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Opinion: We Deserve a Bold Outdoor Dining Program — After a Fair Hearing

12:01 AM EST on November 22, 2022

Council Member Carlina Rivera wants a good outdoor dining law.

The City Council has not advanced the legislation to make the city's temporary, Covid-era outdoor dining program permanent. We've covered the issue extensively, and now Council Member Carlina Rivera (D-East Village) is demanding a better process. Here's her op-ed piece, exclusively for Streetsblog.

We are at an inflection point on outdoor dining, and as we consider its next phase, we have an opportunity to create an enduring program for restaurants and communities to thrive together.

The Open Restaurants program went into effect in June 2020 to sustain a vital city industry which employs ten percent of New Yorkers — saving 100,000 jobs — and to preserve one of the few safe gathering spaces we had. In a constantly shifting public health landscape, and during a time of significant tension, restaurants offered an opportunity to socialize and shake off the isolation and cynicism.

Now, as the disruption to daily life caused by Covid-19 wanes, and streetscapes appear almost normal, it is easy to mistakenly assume that restaurants are out of the woods. However, many business owners are still hurting. According to the New York City Independent Budget Office, the leisure and hospitality industry will not return to pre-pandemic employment levels through 2026.

In order to get our bearings in our post-pandemic “new normal,” a thoughtful reset of this program is necessary, with the allocation of the appropriate resources to protect safety and enforce rules. The City Council should hold a fair hearing to give the public the opportunity to weigh in on the future of the program, in a way that maximizes its potential for businesses and protects the quality of life of residents. [Editor's note: It is not believed that the Council will hold a second hearing on its outdoor dining bill.]

The makeshift dining enclosures we see that are worn down and immovable are not reflective of the path forward. The lack of enforcement of the temporary program has led to excessive garbage and pests, narrowed sidewalks, and noise late into the night. These impacts on neighborhoods are undeniable, and can be addressed with meaningful reforms, strict enforcement, and straightforward guidelines that support small businesses without disrupting our communities.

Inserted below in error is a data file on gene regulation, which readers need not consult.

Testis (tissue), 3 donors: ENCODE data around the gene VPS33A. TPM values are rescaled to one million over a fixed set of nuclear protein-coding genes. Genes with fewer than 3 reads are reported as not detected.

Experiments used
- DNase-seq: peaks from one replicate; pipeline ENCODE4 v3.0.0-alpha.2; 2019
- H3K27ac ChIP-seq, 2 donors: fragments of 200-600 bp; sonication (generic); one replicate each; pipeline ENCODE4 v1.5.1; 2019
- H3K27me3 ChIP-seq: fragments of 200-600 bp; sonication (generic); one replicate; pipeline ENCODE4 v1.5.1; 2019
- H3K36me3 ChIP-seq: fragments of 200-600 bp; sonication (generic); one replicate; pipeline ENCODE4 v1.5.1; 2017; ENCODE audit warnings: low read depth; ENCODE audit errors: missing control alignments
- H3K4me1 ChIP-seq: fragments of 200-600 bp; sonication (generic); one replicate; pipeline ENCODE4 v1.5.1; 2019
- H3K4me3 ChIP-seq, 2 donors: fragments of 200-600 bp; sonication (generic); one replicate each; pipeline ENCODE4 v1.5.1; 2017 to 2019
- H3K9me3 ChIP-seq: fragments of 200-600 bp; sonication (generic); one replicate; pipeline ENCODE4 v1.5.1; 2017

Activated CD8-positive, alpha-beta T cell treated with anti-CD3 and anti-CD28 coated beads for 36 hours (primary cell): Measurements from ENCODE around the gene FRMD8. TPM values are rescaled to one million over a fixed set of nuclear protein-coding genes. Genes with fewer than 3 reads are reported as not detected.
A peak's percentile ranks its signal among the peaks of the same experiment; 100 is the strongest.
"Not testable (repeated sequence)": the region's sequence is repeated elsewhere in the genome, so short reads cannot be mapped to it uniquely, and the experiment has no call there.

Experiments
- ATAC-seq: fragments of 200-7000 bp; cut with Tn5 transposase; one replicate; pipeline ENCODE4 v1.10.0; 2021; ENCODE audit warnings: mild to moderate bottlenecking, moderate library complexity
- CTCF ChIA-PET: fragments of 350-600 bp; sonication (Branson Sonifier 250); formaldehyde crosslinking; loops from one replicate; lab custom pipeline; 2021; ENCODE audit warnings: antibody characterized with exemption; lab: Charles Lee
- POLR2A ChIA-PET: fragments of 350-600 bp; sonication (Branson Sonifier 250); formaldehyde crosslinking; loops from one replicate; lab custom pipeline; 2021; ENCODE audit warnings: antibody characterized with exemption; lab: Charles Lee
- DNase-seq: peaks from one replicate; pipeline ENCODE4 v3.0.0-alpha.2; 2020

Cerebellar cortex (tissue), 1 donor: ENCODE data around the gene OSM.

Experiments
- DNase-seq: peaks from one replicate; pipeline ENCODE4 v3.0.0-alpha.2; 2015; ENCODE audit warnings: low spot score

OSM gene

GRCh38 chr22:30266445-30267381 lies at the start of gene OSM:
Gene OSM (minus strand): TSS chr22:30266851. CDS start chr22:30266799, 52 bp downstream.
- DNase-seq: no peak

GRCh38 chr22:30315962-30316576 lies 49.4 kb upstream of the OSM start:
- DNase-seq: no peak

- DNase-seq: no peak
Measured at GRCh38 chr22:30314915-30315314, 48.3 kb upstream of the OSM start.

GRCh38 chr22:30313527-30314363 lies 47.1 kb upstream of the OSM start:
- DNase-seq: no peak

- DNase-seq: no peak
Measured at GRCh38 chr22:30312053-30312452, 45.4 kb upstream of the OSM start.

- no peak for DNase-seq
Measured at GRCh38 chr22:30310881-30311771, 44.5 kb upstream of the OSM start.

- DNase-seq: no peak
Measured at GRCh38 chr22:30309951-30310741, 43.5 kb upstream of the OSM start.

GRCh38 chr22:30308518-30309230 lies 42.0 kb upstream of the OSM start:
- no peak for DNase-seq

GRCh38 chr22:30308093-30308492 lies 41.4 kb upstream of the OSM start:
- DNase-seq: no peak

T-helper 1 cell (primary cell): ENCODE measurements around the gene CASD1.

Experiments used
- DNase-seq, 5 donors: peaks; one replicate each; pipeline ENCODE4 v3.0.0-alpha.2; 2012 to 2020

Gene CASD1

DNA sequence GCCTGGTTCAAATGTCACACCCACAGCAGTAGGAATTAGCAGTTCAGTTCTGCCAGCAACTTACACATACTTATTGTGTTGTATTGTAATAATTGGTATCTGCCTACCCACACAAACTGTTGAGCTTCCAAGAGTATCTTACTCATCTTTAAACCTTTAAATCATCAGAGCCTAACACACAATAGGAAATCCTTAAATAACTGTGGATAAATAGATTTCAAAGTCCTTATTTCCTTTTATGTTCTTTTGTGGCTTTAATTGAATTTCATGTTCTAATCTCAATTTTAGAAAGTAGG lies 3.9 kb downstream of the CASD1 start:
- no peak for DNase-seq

In the Council, I represent some of the city’s liveliest neighborhoods — the Lower East Side, East Village, and Murray Hill — and we have seen the full spectrum of outdoor dining outcomes. My office performed an audit of many of the roadside structures in my district to identify issues that city agencies must address. We’ve had success at getting nuisance sheds removed and holding operators accountable for noise and excessive trash. We have also seen examples of clean, thoughtful, well maintained structures, which enhance both the streetscape and dining experience.

I advocate for an inclusive, equitable and affordable program that includes roadside dining, and is guided by comprehensive design standards and best practices. The new outdoor dining program should have varying levels of participation, including the opportunity, where possible, for restaurants to maintain year-round roadside seating.

A creative and bold outdoor dining program can enhance our streetscape, making it safer and more accessible for all users. Government can empower small businesses and communities with predictable rules, person-centered engagement, and by bringing all parties to the table as partners.

Our vibrant streetscapes help make New York the greatest city in the world, and roadside dining has added to that vibrancy. Even in the darkest days of the pandemic, our streetscapes served as the platform to lift our spirits and come together through the Open Restaurants program. Let’s leverage what we have learned, and with community members and restaurant owners as partners, augment a vital program that is clearly here to stay.

Carlina Rivera represents District 2 in the City Council.

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